To decrease the speed of fast fashion, more durable garments should be sold to stand the test of quality. At the same time, the easily forgotten design of garments will not help slow down the changing speed. “One challenge in the current system is how to design products added with services that encourage consumers to adopt a more environmentally responsible behaviour” (Niinimäki, 2015, pp.8). Another way of promoting sustainable consumption may be green marketing. Consumers’ environmental attitudes directly influence their eco-fashion consumption” (Chan, T.Y et al 2012 pp206). They understand that if the supply chain is more sustainable, more natural resources are used and fewer CO2 are emitted, in return, retail prices might be also increased (De Brito, M.P.et al., 2008, pp. 534-553?. Previous studies reveal that fashion consumers are interested in purchasing sustainable fashion products and also willing to pay a higher price as long as the quality of eco-product is satisfied (Ellis, J.L. et al., 2012, pp.290-305).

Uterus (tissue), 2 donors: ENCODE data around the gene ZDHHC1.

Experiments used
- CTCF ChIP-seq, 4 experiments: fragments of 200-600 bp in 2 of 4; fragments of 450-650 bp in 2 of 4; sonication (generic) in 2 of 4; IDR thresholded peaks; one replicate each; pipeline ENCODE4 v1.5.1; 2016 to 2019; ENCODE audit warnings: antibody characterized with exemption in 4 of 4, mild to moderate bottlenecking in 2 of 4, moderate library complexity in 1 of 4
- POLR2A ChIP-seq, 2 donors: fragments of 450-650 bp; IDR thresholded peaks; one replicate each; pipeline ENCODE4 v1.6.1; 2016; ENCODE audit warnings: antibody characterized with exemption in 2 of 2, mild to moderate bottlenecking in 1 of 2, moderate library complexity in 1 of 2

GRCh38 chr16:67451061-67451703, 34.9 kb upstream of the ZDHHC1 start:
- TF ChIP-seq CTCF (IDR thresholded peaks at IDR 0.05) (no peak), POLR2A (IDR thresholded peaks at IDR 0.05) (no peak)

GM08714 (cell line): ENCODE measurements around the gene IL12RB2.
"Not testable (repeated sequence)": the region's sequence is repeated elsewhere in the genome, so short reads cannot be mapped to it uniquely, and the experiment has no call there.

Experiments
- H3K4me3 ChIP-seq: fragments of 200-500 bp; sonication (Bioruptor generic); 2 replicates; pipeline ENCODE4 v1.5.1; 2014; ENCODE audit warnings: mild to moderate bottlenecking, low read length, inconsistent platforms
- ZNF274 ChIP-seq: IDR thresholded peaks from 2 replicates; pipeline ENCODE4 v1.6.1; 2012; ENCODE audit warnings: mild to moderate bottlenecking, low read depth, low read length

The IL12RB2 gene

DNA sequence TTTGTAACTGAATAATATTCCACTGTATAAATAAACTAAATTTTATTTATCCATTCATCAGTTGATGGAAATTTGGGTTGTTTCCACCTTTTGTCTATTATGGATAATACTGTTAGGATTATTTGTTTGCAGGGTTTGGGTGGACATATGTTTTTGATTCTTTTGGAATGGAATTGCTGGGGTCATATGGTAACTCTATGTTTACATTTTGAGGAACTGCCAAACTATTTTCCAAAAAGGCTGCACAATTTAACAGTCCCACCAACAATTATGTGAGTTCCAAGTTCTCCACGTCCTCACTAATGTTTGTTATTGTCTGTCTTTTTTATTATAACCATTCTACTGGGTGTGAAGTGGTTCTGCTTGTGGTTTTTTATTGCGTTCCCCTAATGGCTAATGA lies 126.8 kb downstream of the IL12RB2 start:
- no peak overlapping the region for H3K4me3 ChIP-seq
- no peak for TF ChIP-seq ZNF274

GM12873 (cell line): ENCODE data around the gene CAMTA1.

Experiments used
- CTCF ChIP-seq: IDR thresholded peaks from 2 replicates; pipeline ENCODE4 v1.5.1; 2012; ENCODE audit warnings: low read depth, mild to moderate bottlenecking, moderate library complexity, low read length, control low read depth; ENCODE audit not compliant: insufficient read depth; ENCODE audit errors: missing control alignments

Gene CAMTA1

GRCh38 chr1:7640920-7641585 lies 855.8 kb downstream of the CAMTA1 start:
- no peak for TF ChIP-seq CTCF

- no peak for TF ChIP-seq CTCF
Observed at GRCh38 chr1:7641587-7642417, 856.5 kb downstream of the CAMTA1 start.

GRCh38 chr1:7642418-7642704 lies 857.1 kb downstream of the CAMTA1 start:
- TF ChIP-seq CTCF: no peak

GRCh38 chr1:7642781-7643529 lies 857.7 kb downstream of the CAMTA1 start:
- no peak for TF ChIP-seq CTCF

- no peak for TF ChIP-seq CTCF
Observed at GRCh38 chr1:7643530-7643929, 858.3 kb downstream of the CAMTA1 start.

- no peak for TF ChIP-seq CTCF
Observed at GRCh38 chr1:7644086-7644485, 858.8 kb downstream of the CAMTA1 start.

Green retailing is the link between green products and marketing, which helps to promote the sustainable manufacturing goes far and educate the consumers to be more aware of the sustainability of consumption. It is important to pay attention to clustering user experience and rethinking value creation (Niinimäki, K.; Hassi, L., 2011, pp.1878-1883). The innovation of sustainable fashion product should be targeted to ethical consumer markets.